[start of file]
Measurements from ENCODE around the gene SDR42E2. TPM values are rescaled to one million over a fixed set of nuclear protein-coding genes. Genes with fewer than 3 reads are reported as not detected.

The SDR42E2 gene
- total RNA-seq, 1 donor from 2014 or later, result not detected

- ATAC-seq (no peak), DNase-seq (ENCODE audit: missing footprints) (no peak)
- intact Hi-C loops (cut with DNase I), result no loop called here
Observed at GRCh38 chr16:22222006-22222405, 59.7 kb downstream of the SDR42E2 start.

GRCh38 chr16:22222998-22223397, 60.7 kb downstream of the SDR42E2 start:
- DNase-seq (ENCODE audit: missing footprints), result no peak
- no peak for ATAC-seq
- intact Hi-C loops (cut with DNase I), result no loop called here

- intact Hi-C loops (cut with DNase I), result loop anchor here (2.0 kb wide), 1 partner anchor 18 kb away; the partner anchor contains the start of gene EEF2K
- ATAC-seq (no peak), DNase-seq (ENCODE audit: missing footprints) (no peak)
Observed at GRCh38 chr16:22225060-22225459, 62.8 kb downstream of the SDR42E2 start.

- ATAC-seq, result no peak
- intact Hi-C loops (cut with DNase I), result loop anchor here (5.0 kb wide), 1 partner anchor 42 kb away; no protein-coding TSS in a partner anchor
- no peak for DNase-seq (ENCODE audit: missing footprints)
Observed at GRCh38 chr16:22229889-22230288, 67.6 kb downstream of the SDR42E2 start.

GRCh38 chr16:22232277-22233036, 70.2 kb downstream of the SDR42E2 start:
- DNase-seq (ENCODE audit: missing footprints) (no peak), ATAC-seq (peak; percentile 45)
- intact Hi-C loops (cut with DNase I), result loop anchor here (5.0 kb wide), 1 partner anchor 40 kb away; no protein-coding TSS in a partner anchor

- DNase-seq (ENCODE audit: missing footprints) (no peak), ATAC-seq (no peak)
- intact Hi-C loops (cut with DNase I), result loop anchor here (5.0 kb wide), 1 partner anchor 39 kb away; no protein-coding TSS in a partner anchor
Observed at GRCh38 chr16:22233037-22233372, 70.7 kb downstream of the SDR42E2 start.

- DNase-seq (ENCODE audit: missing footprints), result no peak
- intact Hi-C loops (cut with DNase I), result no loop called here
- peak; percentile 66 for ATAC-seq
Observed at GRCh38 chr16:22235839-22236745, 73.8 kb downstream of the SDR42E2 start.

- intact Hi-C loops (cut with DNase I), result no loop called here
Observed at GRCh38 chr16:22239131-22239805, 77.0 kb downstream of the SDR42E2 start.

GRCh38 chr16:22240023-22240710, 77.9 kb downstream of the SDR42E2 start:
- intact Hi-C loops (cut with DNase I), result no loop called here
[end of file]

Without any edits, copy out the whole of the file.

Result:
Measurements from ENCODE around the gene SDR42E2. TPM values are rescaled to one million over a fixed set of nuclear protein-coding genes. Genes with fewer than 3 reads are reported as not detected.

The SDR42E2 gene
- total RNA-seq, 1 donor from 2014 or later, result not detected

- ATAC-seq (no peak), DNase-seq (ENCODE audit: missing footprints) (no peak)
- intact Hi-C loops (cut with DNase I), result no loop called here
Observed at GRCh38 chr16:22222006-22222405, 59.7 kb downstream of the SDR42E2 start.

GRCh38 chr16:22222998-22223397, 60.7 kb downstream of the SDR42E2 start:
- DNase-seq (ENCODE audit: missing footprints), result no peak
- no peak for ATAC-seq
- intact Hi-C loops (cut with DNase I), result no loop called here

- intact Hi-C loops (cut with DNase I), result loop anchor here (2.0 kb wide), 1 partner anchor 18 kb away; the partner anchor contains the start of gene EEF2K
- ATAC-seq (no peak), DNase-seq (ENCODE audit: missing footprints) (no peak)
Observed at GRCh38 chr16:22225060-22225459, 62.8 kb downstream of the SDR42E2 start.

- ATAC-seq, result no peak
- intact Hi-C loops (cut with DNase I), result loop anchor here (5.0 kb wide), 1 partner anchor 42 kb away; no protein-coding TSS in a partner anchor
- no peak for DNase-seq (ENCODE audit: missing footprints)
Observed at GRCh38 chr16:22229889-22230288, 67.6 kb downstream of the SDR42E2 start.

GRCh38 chr16:22232277-22233036, 70.2 kb downstream of the SDR42E2 start:
- DNase-seq (ENCODE audit: missing footprints) (no peak), ATAC-seq (peak; percentile 45)
- intact Hi-C loops (cut with DNase I), result loop anchor here (5.0 kb wide), 1 partner anchor 40 kb away; no protein-coding TSS in a partner anchor

- DNase-seq (ENCODE audit: missing footprints) (no peak), ATAC-seq (no peak)
- intact Hi-C loops (cut with DNase I), result loop anchor here (5.0 kb wide), 1 partner anchor 39 kb away; no protein-coding TSS in a partner anchor
Observed at GRCh38 chr16:22233037-22233372, 70.7 kb downstream of the SDR42E2 start.

- DNase-seq (ENCODE audit: missing footprints), result no peak
- intact Hi-C loops (cut with DNase I), result no loop called here
- peak; percentile 66 for ATAC-seq
Observed at GRCh38 chr16:22235839-22236745, 73.8 kb downstream of the SDR42E2 start.

- intact Hi-C loops (cut with DNase I), result no loop called here
Observed at GRCh38 chr16:22239131-22239805, 77.0 kb downstream of the SDR42E2 start.

GRCh38 chr16:22240023-22240710, 77.9 kb downstream of the SDR42E2 start:
- intact Hi-C loops (cut with DNase I), result no loop called here